Menopause is the natural biological process experienced by women when they stop menstruating for 12 months straight and when reproductive hormones are no longer produced by the body. This is a physically stressful ordeal during which women undergo several bodily changes. Weight gain is caused by several factors during menopause: hormonal fluctuations, loss of muscle mass, insulin resistance and poor sleeping habits.
Symptoms include mood changes and hot flashes, among others. Diets to correct hormonal imbalances and reduce discomfort are prescribed by medical professionals. One of the recommended diets for menopausal women is the well-known ketogenic diet, which is a low-carb, high-fat diet.
However, there are side effects that could accompany the diet. According to a recent article on Healthline, there are a few positives and negatives to adapting the keto diet after or during the sensitive phase of menopause.
Decreases Insulin Sensitivity
Low-fat diets and low-carb diets were compared in people who had both type 2 diabetes and obesity, according to a study led by Harvard Medical School. While the low-fat diets protect heart health only, the low-carb diets helped reduce many things: insulin sensitivity, parameters indicating glycemic index, HDL and body weight. Maintaining the diet for the long run remains a challenge for many, however.
The study only analyzed the benefits of insulin sensitivity in people following the ketogenic diet, and did not analyzez postmenopausal and perimenopausal women’s response. There is no study to say that menopausal women in particular can reduce insulin resistance by consuming the keto diet.
A study was conducted by University of Melbourne on 39 obese subjects who were made to follow the keto diet for eight weeks to understand if the diet helped regulate appetite. Once the cycle of eight weeks ended, the regular diet was reintroduced to them for two weeks.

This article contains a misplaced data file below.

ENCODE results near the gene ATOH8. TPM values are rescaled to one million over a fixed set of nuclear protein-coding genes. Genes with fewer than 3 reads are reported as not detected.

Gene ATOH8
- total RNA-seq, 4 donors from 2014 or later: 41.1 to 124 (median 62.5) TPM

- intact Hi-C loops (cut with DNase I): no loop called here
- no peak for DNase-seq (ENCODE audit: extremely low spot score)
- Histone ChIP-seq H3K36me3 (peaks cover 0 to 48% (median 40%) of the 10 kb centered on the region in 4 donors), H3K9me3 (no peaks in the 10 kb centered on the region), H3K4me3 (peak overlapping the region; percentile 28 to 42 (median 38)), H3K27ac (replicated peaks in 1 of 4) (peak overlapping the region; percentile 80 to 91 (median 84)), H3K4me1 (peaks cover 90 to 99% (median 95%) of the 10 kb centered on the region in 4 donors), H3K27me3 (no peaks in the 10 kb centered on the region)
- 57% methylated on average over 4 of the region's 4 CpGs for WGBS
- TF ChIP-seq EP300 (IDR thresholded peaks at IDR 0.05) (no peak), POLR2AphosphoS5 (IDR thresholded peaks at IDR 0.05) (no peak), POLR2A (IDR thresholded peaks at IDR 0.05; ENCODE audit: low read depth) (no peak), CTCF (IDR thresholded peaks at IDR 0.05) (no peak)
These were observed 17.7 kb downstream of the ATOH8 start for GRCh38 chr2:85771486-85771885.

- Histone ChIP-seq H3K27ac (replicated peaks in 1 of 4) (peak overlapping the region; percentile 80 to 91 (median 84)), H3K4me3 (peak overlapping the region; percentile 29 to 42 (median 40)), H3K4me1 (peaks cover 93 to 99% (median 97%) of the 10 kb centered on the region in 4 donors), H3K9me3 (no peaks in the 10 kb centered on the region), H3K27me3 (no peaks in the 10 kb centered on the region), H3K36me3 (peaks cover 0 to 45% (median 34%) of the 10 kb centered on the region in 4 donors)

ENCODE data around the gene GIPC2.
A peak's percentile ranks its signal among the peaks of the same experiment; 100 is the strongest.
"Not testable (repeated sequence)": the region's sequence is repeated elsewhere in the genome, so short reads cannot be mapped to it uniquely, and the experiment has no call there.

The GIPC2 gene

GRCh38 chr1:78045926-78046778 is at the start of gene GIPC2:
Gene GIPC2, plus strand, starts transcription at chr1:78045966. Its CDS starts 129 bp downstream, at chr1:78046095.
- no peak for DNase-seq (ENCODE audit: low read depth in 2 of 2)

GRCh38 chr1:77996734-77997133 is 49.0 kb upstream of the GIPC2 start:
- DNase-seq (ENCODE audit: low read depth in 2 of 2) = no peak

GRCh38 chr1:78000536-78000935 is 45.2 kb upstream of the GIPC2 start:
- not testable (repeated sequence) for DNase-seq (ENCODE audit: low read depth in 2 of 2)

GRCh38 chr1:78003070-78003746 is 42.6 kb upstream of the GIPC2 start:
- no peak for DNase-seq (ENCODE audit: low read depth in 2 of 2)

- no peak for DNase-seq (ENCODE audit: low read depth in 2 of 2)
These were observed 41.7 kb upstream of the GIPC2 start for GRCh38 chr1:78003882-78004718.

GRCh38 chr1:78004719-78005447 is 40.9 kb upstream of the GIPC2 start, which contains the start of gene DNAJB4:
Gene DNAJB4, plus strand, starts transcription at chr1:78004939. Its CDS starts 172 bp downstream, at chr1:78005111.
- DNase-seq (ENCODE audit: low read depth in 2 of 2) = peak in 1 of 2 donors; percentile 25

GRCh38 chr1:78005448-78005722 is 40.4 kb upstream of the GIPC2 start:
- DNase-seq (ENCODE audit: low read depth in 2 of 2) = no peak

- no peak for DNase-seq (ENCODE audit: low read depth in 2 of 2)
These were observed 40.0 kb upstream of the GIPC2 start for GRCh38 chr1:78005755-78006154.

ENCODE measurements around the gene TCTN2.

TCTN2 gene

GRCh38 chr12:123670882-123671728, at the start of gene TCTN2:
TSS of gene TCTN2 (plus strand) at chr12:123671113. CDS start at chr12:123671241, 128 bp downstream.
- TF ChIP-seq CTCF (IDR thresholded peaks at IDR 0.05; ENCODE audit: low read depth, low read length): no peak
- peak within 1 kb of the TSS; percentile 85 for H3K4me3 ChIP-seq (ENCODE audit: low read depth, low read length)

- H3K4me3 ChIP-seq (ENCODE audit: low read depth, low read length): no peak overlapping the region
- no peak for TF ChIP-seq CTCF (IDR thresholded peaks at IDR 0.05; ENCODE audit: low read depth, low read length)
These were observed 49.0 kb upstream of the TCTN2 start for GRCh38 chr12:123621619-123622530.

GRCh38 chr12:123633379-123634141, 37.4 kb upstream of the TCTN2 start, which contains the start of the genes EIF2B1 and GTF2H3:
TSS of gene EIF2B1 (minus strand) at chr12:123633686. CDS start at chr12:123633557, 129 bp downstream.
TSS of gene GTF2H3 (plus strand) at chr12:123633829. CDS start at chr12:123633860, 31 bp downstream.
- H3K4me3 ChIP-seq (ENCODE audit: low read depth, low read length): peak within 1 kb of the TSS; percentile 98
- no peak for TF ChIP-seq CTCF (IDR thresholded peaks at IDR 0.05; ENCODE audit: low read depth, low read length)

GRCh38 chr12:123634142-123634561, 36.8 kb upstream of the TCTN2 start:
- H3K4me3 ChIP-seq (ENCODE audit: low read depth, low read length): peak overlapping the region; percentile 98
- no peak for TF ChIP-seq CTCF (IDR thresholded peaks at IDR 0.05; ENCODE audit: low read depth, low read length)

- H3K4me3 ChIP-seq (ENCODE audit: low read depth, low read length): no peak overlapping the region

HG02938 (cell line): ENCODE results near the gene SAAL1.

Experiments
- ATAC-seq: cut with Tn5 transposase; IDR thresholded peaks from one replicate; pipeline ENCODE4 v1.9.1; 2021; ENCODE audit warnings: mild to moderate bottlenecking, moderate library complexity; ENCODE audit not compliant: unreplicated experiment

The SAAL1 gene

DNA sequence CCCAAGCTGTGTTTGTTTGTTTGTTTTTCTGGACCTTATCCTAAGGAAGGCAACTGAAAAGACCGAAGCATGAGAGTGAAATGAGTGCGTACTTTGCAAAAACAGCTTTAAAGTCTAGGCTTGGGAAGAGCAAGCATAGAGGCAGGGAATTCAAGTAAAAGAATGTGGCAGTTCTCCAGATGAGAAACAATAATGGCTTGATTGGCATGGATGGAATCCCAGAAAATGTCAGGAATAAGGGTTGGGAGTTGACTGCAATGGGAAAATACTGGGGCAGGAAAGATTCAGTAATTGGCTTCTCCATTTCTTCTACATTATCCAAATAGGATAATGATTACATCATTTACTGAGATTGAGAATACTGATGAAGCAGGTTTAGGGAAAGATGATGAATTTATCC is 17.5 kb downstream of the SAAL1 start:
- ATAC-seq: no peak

When the researchers measured the parameters of the participants after eight weeks, they found that leptin, the hormone that inhibits hunger, was present in larger quantities compared to ghrelin, the hormone that activates hunger. Furthermore, glucose was lower in participants after comparisons were made to the results after two weeks of following the normal diet.
Increases Cortisol And Estrogen
When carbohydrates are cut out of the diet drastically, it puts a strain on the body and increases the production of the stress hormone, cortisol. High cortisol levels have a bad side effect on women going through menopause: increase in estrogen levels.
This causes an imbalance between the amounts of estrogen versus progesterone, the two important sex hormones. When a woman’s body makes both estrogen and cortisol in high amounts, it suppresses the thyroid hormone and leads to weight gain. Therefore, weight loss, which is touted as the benefit of the keto diet, does not hold true, as per several studies.
Causes Keto Flu
The inevitable side effects of the keto diet, collectively known as the keto flu, could worsen the symptoms of menopause. These include hair loss, mood changes, irregular sleep and fatigue.